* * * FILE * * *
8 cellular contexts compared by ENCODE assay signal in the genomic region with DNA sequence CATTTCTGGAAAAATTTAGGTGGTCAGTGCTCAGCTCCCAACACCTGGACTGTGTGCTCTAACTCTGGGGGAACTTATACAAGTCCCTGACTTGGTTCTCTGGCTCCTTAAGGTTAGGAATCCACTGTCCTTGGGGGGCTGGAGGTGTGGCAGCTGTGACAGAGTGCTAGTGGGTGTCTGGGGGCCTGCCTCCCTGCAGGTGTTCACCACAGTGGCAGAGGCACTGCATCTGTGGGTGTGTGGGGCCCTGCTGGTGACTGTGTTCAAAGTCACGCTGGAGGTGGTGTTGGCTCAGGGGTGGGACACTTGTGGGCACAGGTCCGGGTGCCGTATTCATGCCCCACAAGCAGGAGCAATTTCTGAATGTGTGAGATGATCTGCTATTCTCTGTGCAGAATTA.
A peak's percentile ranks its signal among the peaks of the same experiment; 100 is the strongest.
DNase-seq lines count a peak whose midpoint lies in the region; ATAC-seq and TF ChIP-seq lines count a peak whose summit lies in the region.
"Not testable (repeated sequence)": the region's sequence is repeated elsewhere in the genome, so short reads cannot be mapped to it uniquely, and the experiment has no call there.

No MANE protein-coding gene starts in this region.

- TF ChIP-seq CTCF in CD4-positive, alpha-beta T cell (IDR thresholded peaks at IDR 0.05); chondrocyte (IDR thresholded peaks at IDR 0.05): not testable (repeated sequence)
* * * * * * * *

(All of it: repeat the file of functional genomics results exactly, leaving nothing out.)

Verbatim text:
8 cellular contexts compared by ENCODE assay signal in the genomic region with DNA sequence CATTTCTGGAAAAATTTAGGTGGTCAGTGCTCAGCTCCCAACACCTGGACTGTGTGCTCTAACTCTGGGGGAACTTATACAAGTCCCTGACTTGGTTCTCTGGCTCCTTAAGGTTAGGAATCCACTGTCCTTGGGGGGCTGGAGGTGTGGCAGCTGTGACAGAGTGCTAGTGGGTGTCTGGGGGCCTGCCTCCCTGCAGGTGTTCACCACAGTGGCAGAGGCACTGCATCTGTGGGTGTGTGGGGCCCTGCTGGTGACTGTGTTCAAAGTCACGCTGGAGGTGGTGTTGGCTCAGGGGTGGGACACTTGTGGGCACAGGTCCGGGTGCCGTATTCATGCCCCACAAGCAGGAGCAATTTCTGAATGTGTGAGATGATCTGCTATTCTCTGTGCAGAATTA.
A peak's percentile ranks its signal among the peaks of the same experiment; 100 is the strongest.
DNase-seq lines count a peak whose midpoint lies in the region; ATAC-seq and TF ChIP-seq lines count a peak whose summit lies in the region.
"Not testable (repeated sequence)": the region's sequence is repeated elsewhere in the genome, so short reads cannot be mapped to it uniquely, and the experiment has no call there.

No MANE protein-coding gene starts in this region.

- TF ChIP-seq CTCF in CD4-positive, alpha-beta T cell (IDR thresholded peaks at IDR 0.05); chondrocyte (IDR thresholded peaks at IDR 0.05): not testable (repeated sequence)